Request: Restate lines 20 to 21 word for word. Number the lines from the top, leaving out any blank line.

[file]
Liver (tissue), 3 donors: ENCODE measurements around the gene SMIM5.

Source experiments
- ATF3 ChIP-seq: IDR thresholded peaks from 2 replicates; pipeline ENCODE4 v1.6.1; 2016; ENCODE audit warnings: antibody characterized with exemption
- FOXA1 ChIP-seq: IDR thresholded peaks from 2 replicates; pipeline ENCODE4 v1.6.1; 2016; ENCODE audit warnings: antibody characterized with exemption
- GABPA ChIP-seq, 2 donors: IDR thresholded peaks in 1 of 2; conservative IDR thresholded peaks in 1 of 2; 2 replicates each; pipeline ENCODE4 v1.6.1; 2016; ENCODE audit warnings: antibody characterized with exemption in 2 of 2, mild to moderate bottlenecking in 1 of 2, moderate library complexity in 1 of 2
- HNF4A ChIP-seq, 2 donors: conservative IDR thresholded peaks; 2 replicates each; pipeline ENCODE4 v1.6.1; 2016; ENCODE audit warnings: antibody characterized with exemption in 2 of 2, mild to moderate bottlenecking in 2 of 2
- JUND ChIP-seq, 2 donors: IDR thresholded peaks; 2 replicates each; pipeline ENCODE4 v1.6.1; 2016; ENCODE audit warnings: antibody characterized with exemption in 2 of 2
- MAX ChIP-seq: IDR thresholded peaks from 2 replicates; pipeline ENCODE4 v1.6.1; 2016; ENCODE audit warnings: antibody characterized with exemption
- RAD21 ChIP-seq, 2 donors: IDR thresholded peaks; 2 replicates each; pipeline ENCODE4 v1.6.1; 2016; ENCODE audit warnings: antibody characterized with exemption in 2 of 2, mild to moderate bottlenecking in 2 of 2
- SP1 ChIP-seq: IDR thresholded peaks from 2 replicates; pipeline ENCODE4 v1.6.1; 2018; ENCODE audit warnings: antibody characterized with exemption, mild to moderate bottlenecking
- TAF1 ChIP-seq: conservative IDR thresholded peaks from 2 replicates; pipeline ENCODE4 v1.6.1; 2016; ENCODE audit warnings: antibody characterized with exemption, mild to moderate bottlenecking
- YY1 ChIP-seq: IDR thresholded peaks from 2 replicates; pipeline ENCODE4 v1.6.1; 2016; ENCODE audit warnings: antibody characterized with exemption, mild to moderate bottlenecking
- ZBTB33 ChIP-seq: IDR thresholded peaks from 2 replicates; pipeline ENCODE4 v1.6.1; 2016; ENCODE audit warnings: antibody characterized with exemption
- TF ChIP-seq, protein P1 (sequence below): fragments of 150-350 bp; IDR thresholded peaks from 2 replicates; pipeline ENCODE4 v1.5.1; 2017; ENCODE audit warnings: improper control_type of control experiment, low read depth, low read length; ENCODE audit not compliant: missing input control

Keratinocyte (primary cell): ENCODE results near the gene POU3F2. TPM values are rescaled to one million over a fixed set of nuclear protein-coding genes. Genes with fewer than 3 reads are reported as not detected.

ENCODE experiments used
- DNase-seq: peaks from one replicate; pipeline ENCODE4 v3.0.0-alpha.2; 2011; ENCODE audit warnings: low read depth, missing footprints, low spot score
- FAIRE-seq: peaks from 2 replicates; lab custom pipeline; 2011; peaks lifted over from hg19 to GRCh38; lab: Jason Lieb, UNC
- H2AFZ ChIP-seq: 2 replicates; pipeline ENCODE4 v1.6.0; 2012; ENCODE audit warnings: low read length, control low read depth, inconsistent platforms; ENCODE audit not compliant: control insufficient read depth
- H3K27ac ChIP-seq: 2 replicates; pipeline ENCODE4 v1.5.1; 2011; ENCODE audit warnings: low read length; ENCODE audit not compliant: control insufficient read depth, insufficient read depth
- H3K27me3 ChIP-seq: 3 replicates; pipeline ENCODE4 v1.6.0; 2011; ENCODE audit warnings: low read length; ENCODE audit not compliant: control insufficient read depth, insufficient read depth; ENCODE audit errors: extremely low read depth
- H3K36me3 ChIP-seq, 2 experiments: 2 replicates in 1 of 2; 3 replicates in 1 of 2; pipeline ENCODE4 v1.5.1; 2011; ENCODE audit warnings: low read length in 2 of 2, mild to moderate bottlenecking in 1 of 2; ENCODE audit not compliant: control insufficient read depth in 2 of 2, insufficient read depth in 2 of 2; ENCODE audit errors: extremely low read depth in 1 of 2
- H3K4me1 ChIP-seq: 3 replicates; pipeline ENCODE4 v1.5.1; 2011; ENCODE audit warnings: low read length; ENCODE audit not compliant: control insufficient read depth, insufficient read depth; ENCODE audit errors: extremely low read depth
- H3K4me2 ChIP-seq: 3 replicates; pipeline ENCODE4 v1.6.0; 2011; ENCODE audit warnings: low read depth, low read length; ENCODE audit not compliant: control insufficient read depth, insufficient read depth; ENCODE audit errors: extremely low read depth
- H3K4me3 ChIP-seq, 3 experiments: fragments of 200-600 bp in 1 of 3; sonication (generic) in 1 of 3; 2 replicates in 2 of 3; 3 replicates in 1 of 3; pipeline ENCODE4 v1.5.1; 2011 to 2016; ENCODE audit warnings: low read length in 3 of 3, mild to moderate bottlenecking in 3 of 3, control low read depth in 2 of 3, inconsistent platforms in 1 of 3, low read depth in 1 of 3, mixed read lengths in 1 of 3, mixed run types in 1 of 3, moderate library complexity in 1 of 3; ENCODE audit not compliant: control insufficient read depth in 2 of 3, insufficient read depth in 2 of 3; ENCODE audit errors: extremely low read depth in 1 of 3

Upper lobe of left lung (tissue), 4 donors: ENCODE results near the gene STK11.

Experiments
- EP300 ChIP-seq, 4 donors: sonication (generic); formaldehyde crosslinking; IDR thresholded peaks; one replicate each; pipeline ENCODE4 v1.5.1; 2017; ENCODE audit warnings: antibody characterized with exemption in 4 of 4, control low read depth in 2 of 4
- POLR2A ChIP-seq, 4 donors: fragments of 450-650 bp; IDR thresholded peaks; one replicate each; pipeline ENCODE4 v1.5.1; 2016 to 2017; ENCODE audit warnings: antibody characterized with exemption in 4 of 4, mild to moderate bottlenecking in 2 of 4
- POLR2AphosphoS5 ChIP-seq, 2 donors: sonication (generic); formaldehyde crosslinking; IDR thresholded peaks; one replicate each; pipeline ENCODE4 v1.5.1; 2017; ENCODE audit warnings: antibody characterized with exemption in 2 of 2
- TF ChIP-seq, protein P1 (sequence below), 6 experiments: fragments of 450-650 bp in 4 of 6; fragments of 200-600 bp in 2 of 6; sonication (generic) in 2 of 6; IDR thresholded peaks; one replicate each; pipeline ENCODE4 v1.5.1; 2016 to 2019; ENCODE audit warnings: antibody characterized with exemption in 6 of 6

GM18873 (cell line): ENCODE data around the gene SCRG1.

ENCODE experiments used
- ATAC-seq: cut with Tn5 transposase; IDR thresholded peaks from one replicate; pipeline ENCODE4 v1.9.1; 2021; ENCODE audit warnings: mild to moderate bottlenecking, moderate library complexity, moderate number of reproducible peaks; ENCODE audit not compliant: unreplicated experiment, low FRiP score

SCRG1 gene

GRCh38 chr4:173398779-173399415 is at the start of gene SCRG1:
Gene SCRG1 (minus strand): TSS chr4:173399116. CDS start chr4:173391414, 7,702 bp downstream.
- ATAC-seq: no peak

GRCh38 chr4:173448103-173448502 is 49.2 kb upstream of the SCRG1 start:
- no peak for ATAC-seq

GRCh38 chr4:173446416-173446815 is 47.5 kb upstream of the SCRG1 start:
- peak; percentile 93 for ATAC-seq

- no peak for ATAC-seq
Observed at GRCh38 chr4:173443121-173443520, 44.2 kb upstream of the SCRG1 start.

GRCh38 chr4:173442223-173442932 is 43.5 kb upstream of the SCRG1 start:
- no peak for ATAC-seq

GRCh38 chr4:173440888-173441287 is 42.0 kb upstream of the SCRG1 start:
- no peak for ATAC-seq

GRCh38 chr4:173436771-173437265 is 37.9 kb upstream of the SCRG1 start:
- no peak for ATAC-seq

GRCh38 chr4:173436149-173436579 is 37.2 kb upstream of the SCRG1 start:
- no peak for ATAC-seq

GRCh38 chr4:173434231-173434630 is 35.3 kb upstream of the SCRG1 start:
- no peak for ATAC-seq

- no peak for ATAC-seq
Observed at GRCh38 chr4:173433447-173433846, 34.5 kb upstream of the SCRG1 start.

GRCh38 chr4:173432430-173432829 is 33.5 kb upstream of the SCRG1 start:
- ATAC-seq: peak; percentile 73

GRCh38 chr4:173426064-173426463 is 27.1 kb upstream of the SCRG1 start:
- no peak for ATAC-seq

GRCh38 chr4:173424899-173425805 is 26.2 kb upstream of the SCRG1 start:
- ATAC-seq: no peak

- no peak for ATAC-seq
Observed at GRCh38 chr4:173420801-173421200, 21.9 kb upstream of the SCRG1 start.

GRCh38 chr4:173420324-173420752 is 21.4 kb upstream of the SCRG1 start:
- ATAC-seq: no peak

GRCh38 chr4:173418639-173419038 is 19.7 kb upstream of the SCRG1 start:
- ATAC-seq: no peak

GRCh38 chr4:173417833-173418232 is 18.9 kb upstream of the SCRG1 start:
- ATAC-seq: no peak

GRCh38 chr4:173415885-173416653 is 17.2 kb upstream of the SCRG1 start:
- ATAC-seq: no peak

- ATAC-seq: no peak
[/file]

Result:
- H3K27ac ChIP-seq: 2 replicates; pipeline ENCODE4 v1.5.1; 2011; ENCODE audit warnings: low read length; ENCODE audit not compliant: control insufficient read depth, insufficient read depth
- H3K27me3 ChIP-seq: 3 replicates; pipeline ENCODE4 v1.6.0; 2011; ENCODE audit warnings: low read length; ENCODE audit not compliant: control insufficient read depth, insufficient read depth; ENCODE audit errors: extremely low read depth